Making Your Home a Shelter: Electronic Monitoring and Victim Re-entry in Domestic Violence Cases

The development of bilateral electronic monitoring BEM exemplifies how shifts in the "culture of control" Garland, 2001, including a focus on domestic violence DV victims' emotional welfare and integration into proceedings, can alter abused partners' everyday lives. As a protecti...

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Bibliographic Details
Published in:The British journal of criminology
Main Author: Erez, Edna
Contributors: Ibarra, Peter R. (Author)
Format: Electronic/Print Article
Language:English
Published: 2007
In:The British journal of criminology
Year: 2007, Volume: 47, Issue: 1, Pages: 100-120
Online Access: doi
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Availability in Tübingen:Present in Tübingen.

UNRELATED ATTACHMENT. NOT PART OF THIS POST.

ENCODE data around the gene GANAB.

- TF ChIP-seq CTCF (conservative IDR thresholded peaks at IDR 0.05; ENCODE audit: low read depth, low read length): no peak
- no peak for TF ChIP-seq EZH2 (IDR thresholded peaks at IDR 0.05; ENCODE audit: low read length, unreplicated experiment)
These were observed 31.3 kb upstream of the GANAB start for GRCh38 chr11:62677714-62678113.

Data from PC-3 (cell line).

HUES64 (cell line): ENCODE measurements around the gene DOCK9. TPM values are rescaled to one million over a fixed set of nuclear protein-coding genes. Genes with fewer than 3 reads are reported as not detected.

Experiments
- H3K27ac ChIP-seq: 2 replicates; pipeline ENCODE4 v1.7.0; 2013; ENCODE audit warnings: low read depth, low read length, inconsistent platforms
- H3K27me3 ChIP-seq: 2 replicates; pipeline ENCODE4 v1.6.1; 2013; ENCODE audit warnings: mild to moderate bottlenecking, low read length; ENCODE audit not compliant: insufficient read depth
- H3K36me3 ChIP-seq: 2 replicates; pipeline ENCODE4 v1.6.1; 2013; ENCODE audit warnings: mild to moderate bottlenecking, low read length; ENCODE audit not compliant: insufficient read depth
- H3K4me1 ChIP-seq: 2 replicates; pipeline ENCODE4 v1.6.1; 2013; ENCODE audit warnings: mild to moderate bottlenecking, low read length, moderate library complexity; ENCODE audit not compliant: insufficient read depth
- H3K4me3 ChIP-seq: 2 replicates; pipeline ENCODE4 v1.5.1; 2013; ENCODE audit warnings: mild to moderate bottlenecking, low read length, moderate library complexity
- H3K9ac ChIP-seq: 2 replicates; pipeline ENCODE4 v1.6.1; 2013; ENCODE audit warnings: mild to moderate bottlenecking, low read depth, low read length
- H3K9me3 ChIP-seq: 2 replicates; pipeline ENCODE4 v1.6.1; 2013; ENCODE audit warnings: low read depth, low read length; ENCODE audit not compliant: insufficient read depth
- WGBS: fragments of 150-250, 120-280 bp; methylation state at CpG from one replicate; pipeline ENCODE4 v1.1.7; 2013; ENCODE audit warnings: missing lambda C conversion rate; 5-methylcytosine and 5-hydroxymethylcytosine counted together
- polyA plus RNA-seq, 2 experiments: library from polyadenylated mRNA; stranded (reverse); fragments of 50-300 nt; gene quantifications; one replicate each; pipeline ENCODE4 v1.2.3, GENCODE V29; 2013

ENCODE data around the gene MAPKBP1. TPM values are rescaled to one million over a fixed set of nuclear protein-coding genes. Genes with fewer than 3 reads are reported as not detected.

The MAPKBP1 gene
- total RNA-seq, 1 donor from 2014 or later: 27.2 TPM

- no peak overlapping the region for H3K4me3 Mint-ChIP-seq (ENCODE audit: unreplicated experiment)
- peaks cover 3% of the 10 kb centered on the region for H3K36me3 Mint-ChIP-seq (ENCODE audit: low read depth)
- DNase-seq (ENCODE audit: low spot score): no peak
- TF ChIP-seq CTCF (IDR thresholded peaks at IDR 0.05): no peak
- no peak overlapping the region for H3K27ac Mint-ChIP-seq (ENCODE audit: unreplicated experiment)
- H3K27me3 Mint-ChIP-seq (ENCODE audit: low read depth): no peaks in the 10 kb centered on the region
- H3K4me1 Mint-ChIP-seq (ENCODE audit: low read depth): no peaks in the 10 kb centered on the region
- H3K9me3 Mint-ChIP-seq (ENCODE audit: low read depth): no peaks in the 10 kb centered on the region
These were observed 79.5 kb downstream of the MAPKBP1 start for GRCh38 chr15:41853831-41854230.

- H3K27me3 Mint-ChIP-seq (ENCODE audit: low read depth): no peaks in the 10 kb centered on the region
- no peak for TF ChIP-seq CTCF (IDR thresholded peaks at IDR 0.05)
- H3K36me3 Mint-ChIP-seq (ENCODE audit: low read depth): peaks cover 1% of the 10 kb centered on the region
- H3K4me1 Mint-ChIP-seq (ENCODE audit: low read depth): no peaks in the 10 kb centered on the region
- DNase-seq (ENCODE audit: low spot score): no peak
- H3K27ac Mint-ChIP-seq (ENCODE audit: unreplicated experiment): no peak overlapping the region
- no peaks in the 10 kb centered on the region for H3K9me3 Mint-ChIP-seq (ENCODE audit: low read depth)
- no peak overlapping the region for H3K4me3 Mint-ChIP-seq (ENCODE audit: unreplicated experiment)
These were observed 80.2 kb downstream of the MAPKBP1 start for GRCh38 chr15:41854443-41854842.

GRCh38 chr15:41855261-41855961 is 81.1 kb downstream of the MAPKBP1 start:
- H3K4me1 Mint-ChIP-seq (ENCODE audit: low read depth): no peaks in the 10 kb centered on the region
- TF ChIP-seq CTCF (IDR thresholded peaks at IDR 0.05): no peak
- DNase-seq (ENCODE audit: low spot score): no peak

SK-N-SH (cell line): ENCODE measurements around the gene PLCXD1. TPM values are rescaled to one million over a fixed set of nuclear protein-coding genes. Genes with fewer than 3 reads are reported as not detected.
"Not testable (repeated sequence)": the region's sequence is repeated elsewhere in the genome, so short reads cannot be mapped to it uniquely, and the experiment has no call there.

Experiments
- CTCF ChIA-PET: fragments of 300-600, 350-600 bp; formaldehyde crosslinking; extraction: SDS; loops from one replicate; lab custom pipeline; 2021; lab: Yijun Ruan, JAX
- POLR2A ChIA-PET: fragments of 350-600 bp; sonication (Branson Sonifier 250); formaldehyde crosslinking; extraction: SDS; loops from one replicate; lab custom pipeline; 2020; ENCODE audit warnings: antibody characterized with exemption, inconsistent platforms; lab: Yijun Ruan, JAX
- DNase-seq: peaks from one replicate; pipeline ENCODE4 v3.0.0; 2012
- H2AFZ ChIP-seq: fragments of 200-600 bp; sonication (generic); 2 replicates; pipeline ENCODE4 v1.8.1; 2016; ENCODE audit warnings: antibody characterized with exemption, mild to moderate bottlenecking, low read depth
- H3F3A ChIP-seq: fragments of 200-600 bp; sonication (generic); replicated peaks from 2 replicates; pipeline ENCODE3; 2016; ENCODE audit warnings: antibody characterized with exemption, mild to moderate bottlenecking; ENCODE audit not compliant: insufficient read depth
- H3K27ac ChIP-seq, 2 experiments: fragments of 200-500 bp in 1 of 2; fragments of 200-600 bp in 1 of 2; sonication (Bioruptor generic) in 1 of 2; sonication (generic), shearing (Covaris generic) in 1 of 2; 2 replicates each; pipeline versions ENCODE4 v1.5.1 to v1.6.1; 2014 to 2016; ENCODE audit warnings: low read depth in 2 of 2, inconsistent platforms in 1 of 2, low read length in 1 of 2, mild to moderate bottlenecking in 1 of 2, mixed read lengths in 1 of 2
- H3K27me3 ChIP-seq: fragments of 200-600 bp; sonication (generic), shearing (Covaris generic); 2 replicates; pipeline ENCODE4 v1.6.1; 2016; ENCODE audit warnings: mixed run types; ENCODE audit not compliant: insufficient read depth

IFK: In: Z 7
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Summary:The development of bilateral electronic monitoring BEM exemplifies how shifts in the "culture of control" Garland, 2001, including a focus on domestic violence DV victims' emotional welfare and integration into proceedings, can alter abused partners' everyday lives. As a protective strategy, BEM provides DV victims with an alternative to relocating to a shelter. The subjective sense of safety engendered by program involvement emerges gradually, as everyday environments are re-evaluated in light of an estranged partner's absence; through social interactions with family members, friends, and justice agents; and as the understanding of what it means to be "protected" develops. The use of BEM technology to promote victim welfare rather than as a strictly evidentiary tool suggests that this expression of the new paradigm of justice is oriented toward victim re-entry into civil society
ISSN:0007-0955